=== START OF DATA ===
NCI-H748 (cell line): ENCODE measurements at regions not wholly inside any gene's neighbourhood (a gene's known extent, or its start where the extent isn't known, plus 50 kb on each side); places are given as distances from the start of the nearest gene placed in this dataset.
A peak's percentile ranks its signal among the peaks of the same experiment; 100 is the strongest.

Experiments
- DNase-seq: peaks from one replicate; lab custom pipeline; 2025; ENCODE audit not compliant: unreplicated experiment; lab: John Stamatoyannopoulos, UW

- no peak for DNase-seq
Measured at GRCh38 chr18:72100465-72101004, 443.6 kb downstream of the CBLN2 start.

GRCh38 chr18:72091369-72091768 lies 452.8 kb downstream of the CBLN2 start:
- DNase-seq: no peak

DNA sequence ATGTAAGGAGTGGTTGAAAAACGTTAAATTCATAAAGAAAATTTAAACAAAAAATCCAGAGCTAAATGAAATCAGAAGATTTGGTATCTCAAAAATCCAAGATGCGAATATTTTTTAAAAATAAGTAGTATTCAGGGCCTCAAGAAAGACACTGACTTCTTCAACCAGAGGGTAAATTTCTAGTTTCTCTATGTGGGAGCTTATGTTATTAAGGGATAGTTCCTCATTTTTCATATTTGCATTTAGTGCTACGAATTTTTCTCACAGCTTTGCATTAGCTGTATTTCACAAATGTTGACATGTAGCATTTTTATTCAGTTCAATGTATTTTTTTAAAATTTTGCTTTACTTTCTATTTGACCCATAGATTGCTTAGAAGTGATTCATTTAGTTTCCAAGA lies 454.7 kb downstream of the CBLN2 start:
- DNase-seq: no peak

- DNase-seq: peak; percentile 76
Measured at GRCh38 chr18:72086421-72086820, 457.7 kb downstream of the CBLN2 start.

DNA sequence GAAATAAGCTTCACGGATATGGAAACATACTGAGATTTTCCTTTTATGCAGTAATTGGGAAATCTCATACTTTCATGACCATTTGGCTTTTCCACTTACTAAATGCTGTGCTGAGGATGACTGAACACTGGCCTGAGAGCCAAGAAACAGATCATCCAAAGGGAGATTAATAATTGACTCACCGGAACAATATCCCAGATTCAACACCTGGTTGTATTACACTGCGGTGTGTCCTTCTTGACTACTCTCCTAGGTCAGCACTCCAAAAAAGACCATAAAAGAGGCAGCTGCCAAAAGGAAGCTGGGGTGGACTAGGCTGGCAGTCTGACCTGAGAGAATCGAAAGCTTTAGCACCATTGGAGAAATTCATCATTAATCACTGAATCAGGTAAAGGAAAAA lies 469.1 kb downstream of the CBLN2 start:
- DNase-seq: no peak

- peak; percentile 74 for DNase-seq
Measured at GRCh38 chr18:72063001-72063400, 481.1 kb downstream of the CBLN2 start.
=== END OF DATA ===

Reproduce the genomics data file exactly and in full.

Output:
NCI-H748 (cell line): ENCODE measurements at regions not wholly inside any gene's neighbourhood (a gene's known extent, or its start where the extent isn't known, plus 50 kb on each side); places are given as distances from the start of the nearest gene placed in this dataset.
A peak's percentile ranks its signal among the peaks of the same experiment; 100 is the strongest.

Experiments
- DNase-seq: peaks from one replicate; lab custom pipeline; 2025; ENCODE audit not compliant: unreplicated experiment; lab: John Stamatoyannopoulos, UW

- no peak for DNase-seq
Measured at GRCh38 chr18:72100465-72101004, 443.6 kb downstream of the CBLN2 start.

GRCh38 chr18:72091369-72091768 lies 452.8 kb downstream of the CBLN2 start:
- DNase-seq: no peak

DNA sequence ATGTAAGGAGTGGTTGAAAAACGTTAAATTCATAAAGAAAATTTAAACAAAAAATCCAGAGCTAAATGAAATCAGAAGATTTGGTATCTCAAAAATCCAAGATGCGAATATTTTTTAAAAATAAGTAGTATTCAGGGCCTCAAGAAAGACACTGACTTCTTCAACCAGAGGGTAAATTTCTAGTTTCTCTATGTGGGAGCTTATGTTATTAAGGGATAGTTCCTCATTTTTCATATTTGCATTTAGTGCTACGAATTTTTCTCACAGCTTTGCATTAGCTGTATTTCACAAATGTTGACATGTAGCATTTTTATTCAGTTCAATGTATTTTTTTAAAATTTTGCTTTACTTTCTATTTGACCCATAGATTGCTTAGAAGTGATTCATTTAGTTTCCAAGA lies 454.7 kb downstream of the CBLN2 start:
- DNase-seq: no peak

- DNase-seq: peak; percentile 76
Measured at GRCh38 chr18:72086421-72086820, 457.7 kb downstream of the CBLN2 start.

DNA sequence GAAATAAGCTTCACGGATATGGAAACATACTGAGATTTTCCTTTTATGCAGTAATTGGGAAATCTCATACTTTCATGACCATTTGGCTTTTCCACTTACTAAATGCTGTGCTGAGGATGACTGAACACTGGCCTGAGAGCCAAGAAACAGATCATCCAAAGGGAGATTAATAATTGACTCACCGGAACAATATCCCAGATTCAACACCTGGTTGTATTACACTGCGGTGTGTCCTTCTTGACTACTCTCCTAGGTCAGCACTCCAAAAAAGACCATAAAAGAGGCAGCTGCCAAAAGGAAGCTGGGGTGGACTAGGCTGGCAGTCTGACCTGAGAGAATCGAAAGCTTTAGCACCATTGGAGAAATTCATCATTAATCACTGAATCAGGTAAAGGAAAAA lies 469.1 kb downstream of the CBLN2 start:
- DNase-seq: no peak

- peak; percentile 74 for DNase-seq
Measured at GRCh38 chr18:72063001-72063400, 481.1 kb downstream of the CBLN2 start.